You know a three book series is a little light on for ideas when one has to skip forward hundreds of years and deal with a descendent of the first book's main character, only for the third book to zap back into the past to tell a tale only peripherally related to that same main character. Such is the major flaw with this final novel in the newest ALIEN trilogy sanctioned and promoted as canon by the good executives at 20th Century Fox.
Christoper Golden is this time handed writing duties for Alien: River of Pain and its very obvious why. The man is a wordsmith who can construct a hell of a paragraph. But he can only work with what he is given; or, if you prefer, it doesn't matter how much you polish a turd ...
Golden takes the reader back to tell the story of how Newt's family and the rest of the colony at Hadley's Hope, situated on a nasty piece of rock called LV-426 or Acheron (which translates to the titular "River of Pain"), are taken over by the alien infestation Ripley, Hicks, Bishop and co eventually run into during the events of the movie, Aliens.
As you might guess, there isn't a lot of narrative to work with here. Colonists find the derelict space jockey ship, disturb the eggs, get face-huggered, aliens emerge, death and destruction reign supreme. So Golden does his best to flesh this out by giving us more detail about Newt's family (which is fine), shoe-horning in a bunch of colonial marines (which seems odd) and detailing pointless other characters who seem to exist purely to add an extra 100 pages to the novel. Worse, for some reason somebody decided re-creating scenes from the first two films in the series would serve some kind of purpose here. It doesn't. It's just annoying and a waste of time.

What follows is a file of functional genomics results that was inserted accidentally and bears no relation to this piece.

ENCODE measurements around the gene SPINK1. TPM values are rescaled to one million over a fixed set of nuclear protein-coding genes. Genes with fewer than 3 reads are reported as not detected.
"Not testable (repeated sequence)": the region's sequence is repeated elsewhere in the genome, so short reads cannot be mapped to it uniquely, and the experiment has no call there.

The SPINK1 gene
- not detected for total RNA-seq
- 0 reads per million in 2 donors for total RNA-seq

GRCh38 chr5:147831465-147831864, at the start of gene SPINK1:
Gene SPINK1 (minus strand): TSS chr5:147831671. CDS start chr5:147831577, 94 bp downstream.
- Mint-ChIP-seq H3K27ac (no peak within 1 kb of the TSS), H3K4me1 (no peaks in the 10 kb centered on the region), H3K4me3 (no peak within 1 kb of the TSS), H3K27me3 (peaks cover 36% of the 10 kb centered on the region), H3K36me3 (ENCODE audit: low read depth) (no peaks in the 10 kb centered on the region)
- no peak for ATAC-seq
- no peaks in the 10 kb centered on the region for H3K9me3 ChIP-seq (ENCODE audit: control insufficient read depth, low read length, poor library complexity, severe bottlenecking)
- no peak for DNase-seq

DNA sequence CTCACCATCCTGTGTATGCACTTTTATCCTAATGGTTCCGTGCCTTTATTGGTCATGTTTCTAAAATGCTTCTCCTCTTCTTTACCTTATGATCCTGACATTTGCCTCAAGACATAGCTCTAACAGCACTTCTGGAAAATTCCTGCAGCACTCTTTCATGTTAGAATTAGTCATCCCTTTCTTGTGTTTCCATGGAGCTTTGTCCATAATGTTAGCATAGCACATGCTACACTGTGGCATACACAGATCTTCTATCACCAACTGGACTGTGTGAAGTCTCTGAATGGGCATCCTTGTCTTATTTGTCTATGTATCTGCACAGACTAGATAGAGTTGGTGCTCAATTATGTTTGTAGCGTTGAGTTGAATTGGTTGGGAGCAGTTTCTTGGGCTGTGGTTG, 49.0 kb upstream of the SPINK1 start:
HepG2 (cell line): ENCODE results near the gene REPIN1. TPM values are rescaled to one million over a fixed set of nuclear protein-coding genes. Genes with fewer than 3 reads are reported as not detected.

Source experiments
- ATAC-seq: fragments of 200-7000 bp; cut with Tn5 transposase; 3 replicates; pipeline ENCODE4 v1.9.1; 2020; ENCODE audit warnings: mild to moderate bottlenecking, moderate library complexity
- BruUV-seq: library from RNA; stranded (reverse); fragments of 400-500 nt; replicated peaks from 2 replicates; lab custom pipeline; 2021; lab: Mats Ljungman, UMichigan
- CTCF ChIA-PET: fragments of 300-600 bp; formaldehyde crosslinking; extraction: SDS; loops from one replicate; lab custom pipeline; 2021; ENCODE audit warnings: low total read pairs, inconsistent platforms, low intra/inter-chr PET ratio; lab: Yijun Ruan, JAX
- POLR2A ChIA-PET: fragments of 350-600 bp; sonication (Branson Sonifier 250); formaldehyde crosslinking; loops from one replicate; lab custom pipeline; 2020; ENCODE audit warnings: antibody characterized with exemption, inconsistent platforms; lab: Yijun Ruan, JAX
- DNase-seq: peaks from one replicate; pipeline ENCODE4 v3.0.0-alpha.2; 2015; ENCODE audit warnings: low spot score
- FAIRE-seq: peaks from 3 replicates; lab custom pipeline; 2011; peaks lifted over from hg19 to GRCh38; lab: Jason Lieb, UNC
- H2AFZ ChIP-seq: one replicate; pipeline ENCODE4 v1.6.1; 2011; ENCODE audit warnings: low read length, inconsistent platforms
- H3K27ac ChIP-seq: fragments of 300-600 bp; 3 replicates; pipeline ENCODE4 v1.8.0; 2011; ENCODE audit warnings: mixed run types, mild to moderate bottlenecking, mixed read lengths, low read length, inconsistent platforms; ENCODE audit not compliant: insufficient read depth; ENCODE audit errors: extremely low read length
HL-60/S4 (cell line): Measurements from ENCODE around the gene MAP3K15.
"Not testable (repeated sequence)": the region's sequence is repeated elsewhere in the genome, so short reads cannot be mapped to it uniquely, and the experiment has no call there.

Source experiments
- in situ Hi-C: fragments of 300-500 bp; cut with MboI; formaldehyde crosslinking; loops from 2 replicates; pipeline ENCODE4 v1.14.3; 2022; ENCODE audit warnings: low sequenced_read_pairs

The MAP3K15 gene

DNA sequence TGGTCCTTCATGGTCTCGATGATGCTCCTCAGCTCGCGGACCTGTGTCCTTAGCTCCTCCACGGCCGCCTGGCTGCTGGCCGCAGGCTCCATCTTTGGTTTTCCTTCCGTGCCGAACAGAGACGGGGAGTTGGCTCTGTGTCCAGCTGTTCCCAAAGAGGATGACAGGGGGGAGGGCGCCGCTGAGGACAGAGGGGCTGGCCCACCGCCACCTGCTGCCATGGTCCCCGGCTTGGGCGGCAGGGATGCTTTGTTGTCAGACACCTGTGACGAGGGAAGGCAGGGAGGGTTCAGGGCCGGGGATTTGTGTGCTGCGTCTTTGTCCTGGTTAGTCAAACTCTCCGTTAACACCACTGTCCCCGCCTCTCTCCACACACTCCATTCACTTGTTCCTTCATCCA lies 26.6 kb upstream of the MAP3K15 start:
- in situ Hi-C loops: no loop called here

It takes more than half the novel before the aliens finally appear, and then everything seems to go into fast-forward mode. Scenes that should have been tense are over in less than a page; characters who were moderately sketched in die with nary a whimper; while others who were barely mentioned last far, far longer. It all seems random and badly planned. Only Newt's mother, Anne, and the new CO for the marines, Captain Brackett, seem to have any kind of arc. The rest are just alien fodder so it's hard to care one whit when they commence dying like flies.
As a huge fan of the Aliens universe, Alien: River of Pain was a major disappointment and by far the worst novel in the series. Had it been the first, not even Golden's pretty way with words would have prompted me to return for the subsequent tales. I guess I should be thankful then, that like a crappy dessert wine, it was saved until last.
2 Face-Fulls of Alien Vomit for Alien: River of Pain.